There is nothing inherently emotional about Microsoft Office, the suite of software that includes Word, PowerPoint, Excel (I stab at thee, Excel!) and many more productivity stables. But anyone who has ever stared bleary eyed at a spreadsheet at 3 a.m. or who has cursed at a Word format problem on a deadline knows that Office can raise your blood pressure and make you say really, really bad words.
Vickie Sokol Evans, who has been a trainer specializing in Office for nearly 20 years, describes a woman she worked with who was charged with putting together a PowerPoint presentation every quarter for her company. "She gets panic attacks. She knows she won't be home with her family that week," Evans said, describing the time-consuming task of taking slides from several people's presentation and trying to combine a giant mess of slide show.
It turns out there's an easy fix.
"Let's say this person's slides look like crap, this person didn't format anything. But there's a Reset button," Evans says. "I'm getting emotional just thinking about it."
The Reset button, a simple arrow icon with the word "Reset" next to it in the PowerPoint toolbar reformats a slide show to conform to the template. "That's the one that makes people's jaw drop," Evans says. "They say, I spent 40 hours trying to do that!"
Evans, who has an exhaustive book of advice she publishes through her firm Red Cape Company, is embarking on a set of free web seminars next week aimed at specific industries including marketing, event planning, sales, non-profits and others themed for Back To School.
Evans worked for a time at Microsoft, but these days is a certified Microsoft trainer with no official ties to the company. Despite that, she was brought on to train staff at the Bill and Melinda Gates Foundation, including the Microsoft founder's own team, teaching them Office tips.
Evans also works with Google's apps and Apple's software, but her bread and butter is the tremendous amount of features that exist in Microsoft Office, but that most of us are unaware of and never use.
"We only use about 13 percent of the applications' capabilities," Evans said. With training, she said, she can help assistants and other nascent power users hit 60 to 70 percent.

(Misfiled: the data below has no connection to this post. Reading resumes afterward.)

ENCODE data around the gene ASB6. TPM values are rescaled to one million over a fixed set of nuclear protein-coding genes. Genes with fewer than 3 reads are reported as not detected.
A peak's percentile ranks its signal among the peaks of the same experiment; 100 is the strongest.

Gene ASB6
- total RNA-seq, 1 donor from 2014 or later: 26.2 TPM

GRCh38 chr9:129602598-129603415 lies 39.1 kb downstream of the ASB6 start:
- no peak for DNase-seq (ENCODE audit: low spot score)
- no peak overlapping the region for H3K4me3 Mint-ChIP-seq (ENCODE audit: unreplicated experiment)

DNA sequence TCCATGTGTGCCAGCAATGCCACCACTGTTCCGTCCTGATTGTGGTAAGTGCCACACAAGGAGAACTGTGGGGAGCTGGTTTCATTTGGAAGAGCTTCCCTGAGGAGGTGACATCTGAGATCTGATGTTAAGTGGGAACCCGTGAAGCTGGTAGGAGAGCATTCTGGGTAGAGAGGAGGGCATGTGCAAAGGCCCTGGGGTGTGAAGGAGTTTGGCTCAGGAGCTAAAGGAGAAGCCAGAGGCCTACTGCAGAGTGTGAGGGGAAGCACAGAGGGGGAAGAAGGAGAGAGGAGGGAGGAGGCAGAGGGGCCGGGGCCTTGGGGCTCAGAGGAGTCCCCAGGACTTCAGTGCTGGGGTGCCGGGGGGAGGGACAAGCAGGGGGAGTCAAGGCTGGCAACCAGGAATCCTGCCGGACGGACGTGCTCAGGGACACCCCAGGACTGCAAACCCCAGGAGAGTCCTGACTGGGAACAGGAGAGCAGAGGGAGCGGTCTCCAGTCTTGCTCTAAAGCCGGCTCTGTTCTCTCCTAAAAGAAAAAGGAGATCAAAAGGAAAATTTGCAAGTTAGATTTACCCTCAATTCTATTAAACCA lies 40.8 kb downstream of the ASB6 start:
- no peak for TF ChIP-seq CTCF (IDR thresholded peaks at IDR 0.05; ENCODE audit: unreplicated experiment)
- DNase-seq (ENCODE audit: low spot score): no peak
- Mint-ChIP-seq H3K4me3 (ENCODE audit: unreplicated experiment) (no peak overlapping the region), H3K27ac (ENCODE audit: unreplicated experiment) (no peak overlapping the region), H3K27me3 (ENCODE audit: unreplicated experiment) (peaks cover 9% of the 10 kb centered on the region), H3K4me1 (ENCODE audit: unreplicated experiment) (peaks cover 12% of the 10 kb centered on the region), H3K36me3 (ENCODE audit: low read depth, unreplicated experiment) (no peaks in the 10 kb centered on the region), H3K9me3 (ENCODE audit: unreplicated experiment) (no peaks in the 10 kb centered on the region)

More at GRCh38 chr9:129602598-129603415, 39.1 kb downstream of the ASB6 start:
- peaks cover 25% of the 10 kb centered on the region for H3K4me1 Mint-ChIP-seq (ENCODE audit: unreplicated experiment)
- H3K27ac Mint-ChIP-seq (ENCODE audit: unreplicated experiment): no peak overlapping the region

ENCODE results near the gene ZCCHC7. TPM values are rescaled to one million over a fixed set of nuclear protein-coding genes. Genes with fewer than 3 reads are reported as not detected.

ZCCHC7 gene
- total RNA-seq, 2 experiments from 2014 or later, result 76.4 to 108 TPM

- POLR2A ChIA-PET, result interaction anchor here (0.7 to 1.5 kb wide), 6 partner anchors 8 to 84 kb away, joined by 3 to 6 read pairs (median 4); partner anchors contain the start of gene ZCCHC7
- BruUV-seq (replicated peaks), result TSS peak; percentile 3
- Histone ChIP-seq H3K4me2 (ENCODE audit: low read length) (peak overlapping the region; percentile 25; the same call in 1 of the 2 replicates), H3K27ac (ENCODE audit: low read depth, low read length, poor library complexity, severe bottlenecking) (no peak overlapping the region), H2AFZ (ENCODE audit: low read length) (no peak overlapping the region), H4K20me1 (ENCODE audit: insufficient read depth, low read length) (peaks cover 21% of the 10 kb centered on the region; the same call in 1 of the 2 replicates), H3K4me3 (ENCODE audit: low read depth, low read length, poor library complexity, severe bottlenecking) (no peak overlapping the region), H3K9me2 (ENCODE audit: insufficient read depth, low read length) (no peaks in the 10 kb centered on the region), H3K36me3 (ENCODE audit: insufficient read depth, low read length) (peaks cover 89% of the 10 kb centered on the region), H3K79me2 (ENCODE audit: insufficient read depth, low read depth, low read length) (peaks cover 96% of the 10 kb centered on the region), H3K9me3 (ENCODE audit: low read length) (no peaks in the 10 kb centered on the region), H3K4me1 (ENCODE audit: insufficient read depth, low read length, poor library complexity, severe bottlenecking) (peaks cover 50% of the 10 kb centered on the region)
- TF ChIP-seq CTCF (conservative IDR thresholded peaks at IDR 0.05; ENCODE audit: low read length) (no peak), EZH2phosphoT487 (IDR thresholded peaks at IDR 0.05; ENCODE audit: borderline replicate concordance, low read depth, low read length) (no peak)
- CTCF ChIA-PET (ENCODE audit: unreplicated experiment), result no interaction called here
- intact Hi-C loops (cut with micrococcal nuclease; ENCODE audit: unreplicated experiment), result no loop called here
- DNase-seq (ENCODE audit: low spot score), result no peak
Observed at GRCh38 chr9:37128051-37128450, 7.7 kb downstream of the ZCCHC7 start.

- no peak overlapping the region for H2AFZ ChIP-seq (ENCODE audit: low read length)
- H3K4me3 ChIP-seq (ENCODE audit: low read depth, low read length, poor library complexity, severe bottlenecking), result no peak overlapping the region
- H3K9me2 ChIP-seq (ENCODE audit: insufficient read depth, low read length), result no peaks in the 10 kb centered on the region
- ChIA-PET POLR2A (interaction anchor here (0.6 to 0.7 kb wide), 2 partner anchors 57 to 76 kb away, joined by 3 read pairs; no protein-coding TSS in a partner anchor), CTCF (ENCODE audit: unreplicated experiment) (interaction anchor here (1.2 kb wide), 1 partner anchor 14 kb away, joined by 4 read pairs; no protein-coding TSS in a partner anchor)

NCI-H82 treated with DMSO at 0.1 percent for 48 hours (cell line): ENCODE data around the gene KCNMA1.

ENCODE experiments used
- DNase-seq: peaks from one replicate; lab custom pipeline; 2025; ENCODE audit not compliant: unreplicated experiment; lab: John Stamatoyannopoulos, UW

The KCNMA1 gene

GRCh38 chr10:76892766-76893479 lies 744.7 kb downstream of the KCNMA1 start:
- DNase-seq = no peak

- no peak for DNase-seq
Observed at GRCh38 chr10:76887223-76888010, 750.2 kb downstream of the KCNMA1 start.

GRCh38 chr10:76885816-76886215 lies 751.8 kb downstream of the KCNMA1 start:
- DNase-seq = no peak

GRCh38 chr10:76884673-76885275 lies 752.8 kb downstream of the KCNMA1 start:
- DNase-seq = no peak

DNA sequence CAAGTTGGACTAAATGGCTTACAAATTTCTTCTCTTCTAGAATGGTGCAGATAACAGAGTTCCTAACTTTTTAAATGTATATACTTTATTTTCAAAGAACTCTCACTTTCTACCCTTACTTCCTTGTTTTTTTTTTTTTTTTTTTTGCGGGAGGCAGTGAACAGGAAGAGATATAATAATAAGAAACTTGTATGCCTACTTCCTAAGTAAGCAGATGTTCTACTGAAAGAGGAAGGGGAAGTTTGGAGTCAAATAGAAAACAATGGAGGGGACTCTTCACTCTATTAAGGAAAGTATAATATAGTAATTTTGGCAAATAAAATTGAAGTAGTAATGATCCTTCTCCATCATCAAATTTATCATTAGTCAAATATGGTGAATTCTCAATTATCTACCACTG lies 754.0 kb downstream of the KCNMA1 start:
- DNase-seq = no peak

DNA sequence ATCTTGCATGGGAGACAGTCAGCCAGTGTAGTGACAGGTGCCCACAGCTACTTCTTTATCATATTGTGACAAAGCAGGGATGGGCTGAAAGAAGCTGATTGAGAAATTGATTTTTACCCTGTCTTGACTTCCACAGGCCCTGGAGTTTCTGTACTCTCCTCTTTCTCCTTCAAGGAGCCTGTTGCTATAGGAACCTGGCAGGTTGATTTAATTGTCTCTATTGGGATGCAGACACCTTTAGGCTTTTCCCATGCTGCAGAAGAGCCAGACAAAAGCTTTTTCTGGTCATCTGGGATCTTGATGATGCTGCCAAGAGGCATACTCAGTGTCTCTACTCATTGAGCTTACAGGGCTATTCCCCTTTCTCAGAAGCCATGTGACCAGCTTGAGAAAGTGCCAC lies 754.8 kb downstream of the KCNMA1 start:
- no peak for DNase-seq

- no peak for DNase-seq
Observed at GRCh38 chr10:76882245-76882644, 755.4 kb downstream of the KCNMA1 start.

She's also funny, a fast talker who's quick on her feet. Evans trained at the Upright Citizens Brigade theater in New York City that was founded by Amy Poehler and other UCB alumni, and performed with improv groups in Fort Worth and Austin before devoting herself full time to her training business and her two sons, 10 and 13. In Austin, she's performed with ColdTowne Theater.
In November, she'll be training World Trade Organization staff in Geneva and will continue her affiliation with Celebrity Assistants, a business with branches in New York, Los Angeles and London that provides personal assistants to actors, musicians and other famous people.
Her training sessions can last a full day, a half day (the sweet spot, she says) or even an hour, moving quickly through a sea of tricks and techniques. They're made available for review as video to members on her company's website and she also offers clients virtual office hours to answer specific questions.
She attributes her success to the comedy, which she used to compartmentalize and now uses as part of her training, and focus.
"I'm your cape and you're the superhero assistant," Evans tells many of her clients, "I'll show you the relevant skills for your role and nothing more."
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